India is now into the third week of the biggest monetary experiment in over 40 years and it appears to be working. Just three weeks ago on November 8, Prime Minister Narendra Modi launched a surprise demonetization.
Modi went on television and told his nation’s people that 86% of the country’s paper currency would be worthless at midnight. The idea was to combat crime, terrorism and tax evasion by getting rid of the 500 and 1000 rupee notes, India’s two largest bills.
Is Demonetization a Threat to GDP?
The result of Modi’s experiment might be to cut India’s gross domestic product (GDP) growth rate. Ambit Capital cut its estimate of India’s GDP growth for the next year from 6.8% to 3.8%, The Business-Standard reported. Ambit cut the GDP growth forecast for 2017 to 2018 from 7.3% to 5.8%.
That growth rate is still pretty good because the United States had a GDP growth rate of 2.9% in the third quarter of 2016. The United Kingdom had a GDP growth rate of 2.3% for the same period. The Eurozone reported a dismal growth rate of .3% for the same period.
There are also some forecasts that indicate Modi’s action will only cut growth rates by around one percent. Either way the GDP projections indicate that Modi is not taking as big a risk as you might think, there are a lot of world leaders that would kill for the kind of GDP growth India will enjoy after demonetization.
The Risk is Not that Great
The risk Modi took by wiping out all those rupees was not as a great as many people might believe. The shock to the economy does not seem that bad, more economic growth might be fueled as more money flows into India’s banking system.
The biggest shock might be to India’s real estate market where cash is often used to seal deals in an attempt to avoid the capital gains tax. A major problem is that many real estate speculators and investors might see much of their money wiped out. They will not be able to buy and sell for a while or forced to turn the banks for mortgages much like Americans do.
There has been a decline in some areas including auto sales which fell by 50% to 60% according to UBS, The Financial Times reported. That market might pick back up as people get used to the new status quo.
Wholesale business activity is 20% to 25% below usual but it is slowly picking back up largely, because the underlying economy is fairly good. Yet there are some segments of the economy that are booming.
Has Modi Saved Digital Wallets in India?
Digital wallet and payment companies such as Paytm; an Alibaba (NYSE: BABA) subsidiary, and its competitor MobiKwik reported a boom in business, The Financial Times reported. MobiKwik saw its level of downloads rise by 200% and the amount of money added to its wallets increase by 2000% after Modi made his move. Paytm reported that traffic to its site rose 700% and downloads of its app increased by 300%.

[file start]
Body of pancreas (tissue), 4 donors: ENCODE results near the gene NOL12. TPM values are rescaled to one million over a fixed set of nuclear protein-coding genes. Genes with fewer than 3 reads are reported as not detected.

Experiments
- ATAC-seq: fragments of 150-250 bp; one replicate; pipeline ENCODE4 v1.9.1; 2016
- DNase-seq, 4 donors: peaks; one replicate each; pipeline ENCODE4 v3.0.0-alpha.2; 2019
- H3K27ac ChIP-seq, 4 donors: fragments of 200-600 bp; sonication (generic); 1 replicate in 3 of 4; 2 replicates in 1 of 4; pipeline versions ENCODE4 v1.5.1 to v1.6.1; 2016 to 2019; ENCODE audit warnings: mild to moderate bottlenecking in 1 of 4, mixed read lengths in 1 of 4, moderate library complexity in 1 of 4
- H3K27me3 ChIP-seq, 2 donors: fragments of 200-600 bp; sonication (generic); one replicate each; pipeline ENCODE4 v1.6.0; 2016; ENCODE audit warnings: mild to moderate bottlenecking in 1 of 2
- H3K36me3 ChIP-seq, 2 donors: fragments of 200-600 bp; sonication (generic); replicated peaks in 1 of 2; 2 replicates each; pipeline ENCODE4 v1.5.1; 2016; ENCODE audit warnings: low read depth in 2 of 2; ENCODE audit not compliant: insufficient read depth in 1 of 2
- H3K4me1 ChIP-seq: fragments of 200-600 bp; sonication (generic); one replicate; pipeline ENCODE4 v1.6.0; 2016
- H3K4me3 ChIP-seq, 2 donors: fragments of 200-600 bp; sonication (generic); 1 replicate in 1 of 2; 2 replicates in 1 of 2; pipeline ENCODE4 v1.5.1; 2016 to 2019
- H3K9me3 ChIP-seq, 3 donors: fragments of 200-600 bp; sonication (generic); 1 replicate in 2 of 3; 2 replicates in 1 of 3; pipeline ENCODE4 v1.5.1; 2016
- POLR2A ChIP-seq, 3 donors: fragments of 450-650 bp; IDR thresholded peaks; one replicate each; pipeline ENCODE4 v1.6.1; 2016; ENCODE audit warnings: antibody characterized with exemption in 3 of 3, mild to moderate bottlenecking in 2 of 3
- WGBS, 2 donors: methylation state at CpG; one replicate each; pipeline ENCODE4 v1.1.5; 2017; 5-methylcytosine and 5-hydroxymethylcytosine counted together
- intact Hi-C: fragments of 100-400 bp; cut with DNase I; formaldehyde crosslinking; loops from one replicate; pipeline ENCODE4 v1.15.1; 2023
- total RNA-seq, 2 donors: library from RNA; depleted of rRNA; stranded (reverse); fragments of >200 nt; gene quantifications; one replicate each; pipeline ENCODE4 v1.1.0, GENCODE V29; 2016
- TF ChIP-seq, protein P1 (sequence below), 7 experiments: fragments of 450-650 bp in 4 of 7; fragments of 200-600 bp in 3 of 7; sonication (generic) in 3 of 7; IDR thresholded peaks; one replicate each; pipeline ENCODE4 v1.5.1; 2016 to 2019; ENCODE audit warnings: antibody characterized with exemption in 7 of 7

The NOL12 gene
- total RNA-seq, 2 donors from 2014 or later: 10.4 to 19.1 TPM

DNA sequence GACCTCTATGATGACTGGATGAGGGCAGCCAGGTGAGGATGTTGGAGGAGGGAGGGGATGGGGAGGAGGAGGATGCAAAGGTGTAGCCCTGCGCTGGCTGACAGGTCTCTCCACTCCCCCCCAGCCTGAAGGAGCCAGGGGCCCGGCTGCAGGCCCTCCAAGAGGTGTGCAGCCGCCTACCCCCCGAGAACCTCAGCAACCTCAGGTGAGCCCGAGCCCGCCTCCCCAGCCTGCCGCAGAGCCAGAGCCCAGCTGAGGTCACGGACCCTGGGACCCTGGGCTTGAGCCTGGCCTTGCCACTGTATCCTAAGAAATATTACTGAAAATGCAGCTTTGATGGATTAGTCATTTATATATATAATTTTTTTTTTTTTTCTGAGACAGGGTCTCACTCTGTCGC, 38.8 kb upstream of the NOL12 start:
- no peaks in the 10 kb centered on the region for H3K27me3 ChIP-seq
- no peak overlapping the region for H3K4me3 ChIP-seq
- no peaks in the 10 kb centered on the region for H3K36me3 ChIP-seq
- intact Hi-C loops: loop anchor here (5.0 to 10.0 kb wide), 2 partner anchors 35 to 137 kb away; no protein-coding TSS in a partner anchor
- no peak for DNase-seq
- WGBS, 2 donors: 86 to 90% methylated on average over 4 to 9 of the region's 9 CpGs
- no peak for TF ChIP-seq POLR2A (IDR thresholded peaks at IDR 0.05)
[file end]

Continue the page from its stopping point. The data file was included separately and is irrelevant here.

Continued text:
Modi’s move might rescue Paytm which lost $55 million last year. MobiKwik is also hurting it lost $6 million last year and does not expect to make a profit until 2018. Paytm was so grateful that it took out full-page newspaper ads thanking Modi for his experiment.
Digital wallets have been a tough sell in India because 78% of the business in the country is done in cash. One reason for Modi’s move is to force Indians to start use electronic banking and that seems to be working.
Another company that might benefit from demonetization is Apple (NASDAQ: AAPL) which has had a hard time getting US retailers to accept its Apple Pay digital wallet. Now would be a great time to roll out Apple Pay in India where it is not yet available. Hopefully, Tim Cook has noticed demonetization and is moving to take advantage.
India’s banks have reacted by setting up the immediate payment system for fast money transfer or IMPS. That system allows anybody with a bank account to transfer funds with a mobile number, a payment code and a personal identification number (PIN).
Will Demonetization Work and can it be Repeated?
The ultimate goal of demonetization is to drive Indians into the modern financial system whether they want to go there or not. That is sort of working for now, but there’s no guarantee of future success.
A more interesting question is, will other nations such as the United States follow suit. Eliminating the US $100 bill would be advantageous for law-enforcement; the C-note is drug dealers’ favorite means of payment, yet it would not be popular with some American conservatives.
Interestingly enough an elimination of the $100 would cause little pain in the US because the vast majority of Americans do not use them. Yet it would spark opposition from voices like talk radio show hosts; such as Rush Limbaugh, who helped elected President-elect Trump.
It looks as if India’s demonetization has been partially successful. That might inspire similar experiments in other nations which might have unforeseen economic consequences. Expect to see more such monetary experiments in other nations if it is successful. Also expect to see opposition and economic hardship spread if this idea becomes popular in other nations.